Scandal Sheet was released the same year Fuller directed his favorite film, the tabloid history lesson Park Row. Based on one of his novels, Scandal Sheet is the lesser of the two movies, but director Phil Karlson (best known for 1972’s vigilante picture Walking Tall) was somewhat in sync with his sensibility. Columbia had trouble finding good parts for big, broad Broderick Crawford after the Oscar-winning All the King’s Men and Born Yesterday but he amply fills the plus-sized shoes of a tabloid-minded editor who cultivates a rising reporter, played by John Derek (another director-to-be, and future husband of Bo). That’s good and bad news when Crawford commits a murder, which drives up circulation but places an obvious wedge in the father-son surrogate relationship as the reporter gets closer to the truth. Fast-paced and full of twists, the film co-stars Donna Reed (a year before her From Here to Eternity Oscar win) as the appealing conscience of the piece.
The two Fuller-directed movies are the filmmaker in his prime, tackling controversial themes with gusto. His in-your-face style of directing (think 3D without the glasses) was never more high voltage than at the start of Kimono, where a fleeing stripper, “Sugar Torch,” is gunned down in the mean streets of L.A. Investigating the murder in Little Tokyo and along Skid Row are two cops, Charlie (Glenn Corbett) and Joe (James Shigeta), a Japanese. They share an apartment—Charlie calls Joe, with affection, “meathead,” more than 10 years before the phrase’s All in the Family heyday—but are pulled apart when both fall for the same woman, Christine (Victoria Shaw), who’s mixed up in the case. Interracial relationships were a taboo topic back then, but Fuller handles the subject with sensitivity. In his he’s helped immeasurably by Shigeta, who’s best known for playing the doomed Nakatomi in Die Hard but was the Asian-American Sidney Poitier in a number of films starting with this debut feature. I’d like to have heard from him on a commentary track, but outside of the attractive (if sometimes grainy) transfers the extras are restricted to those director-driven supplements.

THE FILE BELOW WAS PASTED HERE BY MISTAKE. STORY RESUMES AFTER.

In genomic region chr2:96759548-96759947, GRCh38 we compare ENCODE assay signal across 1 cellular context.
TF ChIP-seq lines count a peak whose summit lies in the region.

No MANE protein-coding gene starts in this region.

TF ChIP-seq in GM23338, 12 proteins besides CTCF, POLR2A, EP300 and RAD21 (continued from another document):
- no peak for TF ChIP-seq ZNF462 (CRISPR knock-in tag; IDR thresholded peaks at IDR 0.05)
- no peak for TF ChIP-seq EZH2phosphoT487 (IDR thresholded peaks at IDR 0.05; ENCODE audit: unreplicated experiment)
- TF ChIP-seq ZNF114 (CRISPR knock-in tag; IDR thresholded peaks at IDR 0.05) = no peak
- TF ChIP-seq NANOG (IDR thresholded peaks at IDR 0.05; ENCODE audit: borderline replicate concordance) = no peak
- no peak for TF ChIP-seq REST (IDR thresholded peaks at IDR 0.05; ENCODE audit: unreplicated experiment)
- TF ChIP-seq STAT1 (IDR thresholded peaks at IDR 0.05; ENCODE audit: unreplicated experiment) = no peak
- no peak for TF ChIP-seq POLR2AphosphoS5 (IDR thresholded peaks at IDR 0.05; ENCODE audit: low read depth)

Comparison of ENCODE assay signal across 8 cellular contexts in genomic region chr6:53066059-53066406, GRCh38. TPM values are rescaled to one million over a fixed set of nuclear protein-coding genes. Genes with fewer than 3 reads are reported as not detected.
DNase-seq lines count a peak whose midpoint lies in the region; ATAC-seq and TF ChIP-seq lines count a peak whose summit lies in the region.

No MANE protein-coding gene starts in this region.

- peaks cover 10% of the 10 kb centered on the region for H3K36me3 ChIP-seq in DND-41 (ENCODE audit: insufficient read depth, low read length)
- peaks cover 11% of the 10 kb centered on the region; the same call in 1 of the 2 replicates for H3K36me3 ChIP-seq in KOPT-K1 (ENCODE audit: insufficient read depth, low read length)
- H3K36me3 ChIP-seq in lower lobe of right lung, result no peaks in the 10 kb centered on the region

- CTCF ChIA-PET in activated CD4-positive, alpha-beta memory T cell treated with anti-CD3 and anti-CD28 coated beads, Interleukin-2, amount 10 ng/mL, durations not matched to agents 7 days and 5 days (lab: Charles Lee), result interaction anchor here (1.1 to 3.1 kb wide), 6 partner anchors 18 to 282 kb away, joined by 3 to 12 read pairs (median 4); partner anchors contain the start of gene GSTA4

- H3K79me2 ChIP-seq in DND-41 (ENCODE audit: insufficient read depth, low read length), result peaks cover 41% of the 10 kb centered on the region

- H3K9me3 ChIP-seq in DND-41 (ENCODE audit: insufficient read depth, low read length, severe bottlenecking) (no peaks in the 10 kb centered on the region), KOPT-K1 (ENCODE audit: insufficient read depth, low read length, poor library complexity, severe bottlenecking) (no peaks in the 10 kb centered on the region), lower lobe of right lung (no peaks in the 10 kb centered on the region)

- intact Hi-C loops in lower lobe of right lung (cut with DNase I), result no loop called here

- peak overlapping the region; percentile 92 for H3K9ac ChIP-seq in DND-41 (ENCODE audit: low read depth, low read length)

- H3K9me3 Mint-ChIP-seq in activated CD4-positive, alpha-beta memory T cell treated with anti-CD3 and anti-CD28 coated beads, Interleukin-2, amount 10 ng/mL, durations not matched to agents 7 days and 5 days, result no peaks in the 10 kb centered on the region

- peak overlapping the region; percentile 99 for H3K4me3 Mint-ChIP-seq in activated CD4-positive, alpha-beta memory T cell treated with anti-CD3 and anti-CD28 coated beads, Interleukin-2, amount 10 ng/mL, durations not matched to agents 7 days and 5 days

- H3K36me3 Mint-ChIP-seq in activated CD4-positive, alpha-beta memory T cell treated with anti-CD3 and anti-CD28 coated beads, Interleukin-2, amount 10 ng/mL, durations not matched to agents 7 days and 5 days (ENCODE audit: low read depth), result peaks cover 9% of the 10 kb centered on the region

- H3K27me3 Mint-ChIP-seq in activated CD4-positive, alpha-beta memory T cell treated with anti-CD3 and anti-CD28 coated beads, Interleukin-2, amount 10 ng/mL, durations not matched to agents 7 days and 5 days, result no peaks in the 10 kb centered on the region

You’re never more than a few minutes away from an act of violence in Underworld U.S.A, where the son of a small-potatoes thief murdered by the mob grows up to be Cliff Robertson, who avenges himself on the killers. They’re a rough bunch, planning to flood high schools with drugs and killing kids—but the cops and FBI agents aren’t much better, hampered by their lack of inside information and inability to do much to protect the rare informants. The dirty job of purging America’s rot is left to Robertson, of Charly and Spider-Man, who relishes playing an outsider. “The Samuel Fuller Collection” should be watched in order for the last shot of this last film to really register. It’s of a fist clenched in anger and defiance—the essence of Sam Fuller.
Here he is in the film’s trailer, giving us the facts: